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Special Education Today Newsletter 3(1)
Welcome to the new year!
Here we go! Volume 3, Issue 1 of the weekly newsletter for Special Education Today. If you’ve been reading these missives regularly, I hope you enjoyed the vacation from them for the month of June 2023.
Regular readers will likely find the structure and content of this issue to be familiar, with only about one minor change. There are, however, changes afoot with SET (read on), in general. Regardless, in this issue, you’ll find the familiar listing the contents from the past week, followed by a report about SET’s state of affairs, and then a little commentary.
First, though, here’s a photo for this edition of the newsletter. This image isn’t expressly tied to any of the content. It’s just a view of the Rivanna River, along which Pat and I frequently walk.I like this particular spot because it shows an interest phenomenon. The general flow of the river is from the left to the right of the photo. But, at this spot, it briefly goes back more from the bottom right toward the top left. One can see that the water just hind the brown rock in the bottom right foreground has some churn to it, but beyond the smaller rocks and toward to far shore, the flow has presumed its overall direction.
I suspect that there is something large blocking the flow downstream just out of the picture at the right. I have only canoed this segment once, and that was more than 20 years ago, so I don’t recall. I’m tempted, however, to get a kayak and investigate.
For those who like to make connections, perhaps you can see this phenomenon as indicating that SET is operating at cross currents. Or maybe there’s something that is going against the flow. So many possible interpretations....
Of course, y’all know that I post messages to the Web site repeatedly during the week. Sometimes, I push one of those posts out via the email list, but you can see them all if you visit the site regularly. Maybe I’ll get an image of this same spot on the river when the water is much lower or much higher this coming week, and I can post it.
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Table of contents
I shall not provide a catalog of all the posts during the summer hiatus. The following ToC will recapture only those since about 23 June 2023. So, if you’re interested in the five posts for the previous week (still open access), please visit the site directly. If you’re interested in the eight articles posted between 1 June and 17 June 2023, please consult the archives, too; usually, these would be behind the paywall by now, but I’ve opened them up for all readers.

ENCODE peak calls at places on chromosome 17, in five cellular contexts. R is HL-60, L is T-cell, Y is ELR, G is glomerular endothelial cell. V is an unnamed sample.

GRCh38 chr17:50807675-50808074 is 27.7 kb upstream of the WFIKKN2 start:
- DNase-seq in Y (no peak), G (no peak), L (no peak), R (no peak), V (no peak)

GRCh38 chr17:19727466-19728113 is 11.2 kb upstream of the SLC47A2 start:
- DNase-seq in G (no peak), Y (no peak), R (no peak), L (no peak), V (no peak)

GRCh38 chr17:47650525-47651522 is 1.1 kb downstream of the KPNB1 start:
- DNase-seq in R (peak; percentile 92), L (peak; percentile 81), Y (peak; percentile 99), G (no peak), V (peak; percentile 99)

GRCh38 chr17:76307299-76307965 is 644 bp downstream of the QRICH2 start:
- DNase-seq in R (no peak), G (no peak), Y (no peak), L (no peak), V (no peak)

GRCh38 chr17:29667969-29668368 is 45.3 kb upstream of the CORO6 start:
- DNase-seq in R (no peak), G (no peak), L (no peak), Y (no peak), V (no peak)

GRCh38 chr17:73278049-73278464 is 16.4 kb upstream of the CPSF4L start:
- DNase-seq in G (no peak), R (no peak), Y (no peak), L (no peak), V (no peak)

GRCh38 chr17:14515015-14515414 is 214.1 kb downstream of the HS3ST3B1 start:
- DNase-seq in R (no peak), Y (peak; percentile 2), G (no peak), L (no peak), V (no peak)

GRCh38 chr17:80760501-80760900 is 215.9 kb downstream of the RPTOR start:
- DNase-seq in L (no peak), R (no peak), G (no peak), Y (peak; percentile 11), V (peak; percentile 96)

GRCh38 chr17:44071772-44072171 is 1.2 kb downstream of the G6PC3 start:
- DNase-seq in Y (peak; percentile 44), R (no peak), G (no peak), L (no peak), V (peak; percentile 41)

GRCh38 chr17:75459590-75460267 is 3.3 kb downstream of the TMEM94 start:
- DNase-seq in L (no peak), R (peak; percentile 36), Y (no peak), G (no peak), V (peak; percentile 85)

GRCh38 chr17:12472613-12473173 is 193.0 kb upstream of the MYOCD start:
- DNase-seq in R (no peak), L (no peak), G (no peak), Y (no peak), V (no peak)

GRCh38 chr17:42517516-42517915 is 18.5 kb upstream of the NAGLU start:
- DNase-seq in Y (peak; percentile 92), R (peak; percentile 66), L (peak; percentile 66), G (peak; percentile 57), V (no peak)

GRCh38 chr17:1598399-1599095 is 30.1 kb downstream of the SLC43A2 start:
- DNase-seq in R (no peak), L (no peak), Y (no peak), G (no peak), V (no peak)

As for the most recent posts, read on....
Having thoughtful, respectful discussions: What's worth debating?
The pandemic dinged kids' learning: Do our kids get included in "kids?"
A success story associated with systemic instruction in NYC: Why weren't curricula with evidence of effectiveness among the choices?
HB, Helen Keller!: Isn’t it a great time to honor one of humanity’s high-achieving individuals who had disabilities?
James M. Patton passed away: Yet another well-respected special education professional has died.
Lew Polsgrove passed away: Could he already be playing saxophone with some band in the afterlife?
Finding out what sources actually said can be enlightening: When something smells fishy, isn't it wise to check sources?
Make sure you go to the Web site to see the most current content. There will be additional posts during the coming week. You’ll find an HTML-formated version of this newsletter (much prettier than this funky version that comes in the e-mail) as well as any newer posts.
This line shows the growth of subscriptions to SET over its entire history (now three about years). From its beginning with just a handful of pals tracking it to today when approaching 600 people are subscribed, the growth has been a bit bumpy, but it’s a net positive.
During June 2023, there was a net gain of two subscribers. Although the SET community has not grown substanitially in the recent past, it has grown by 120 subscribers in the past year. I hope that the growth continues (or increases!).
You, Dear Subscribers, are almost certainly the reason for growth. To the extent that you share SET posts and recommend SET to colleagues, you help boost the base. Thanks!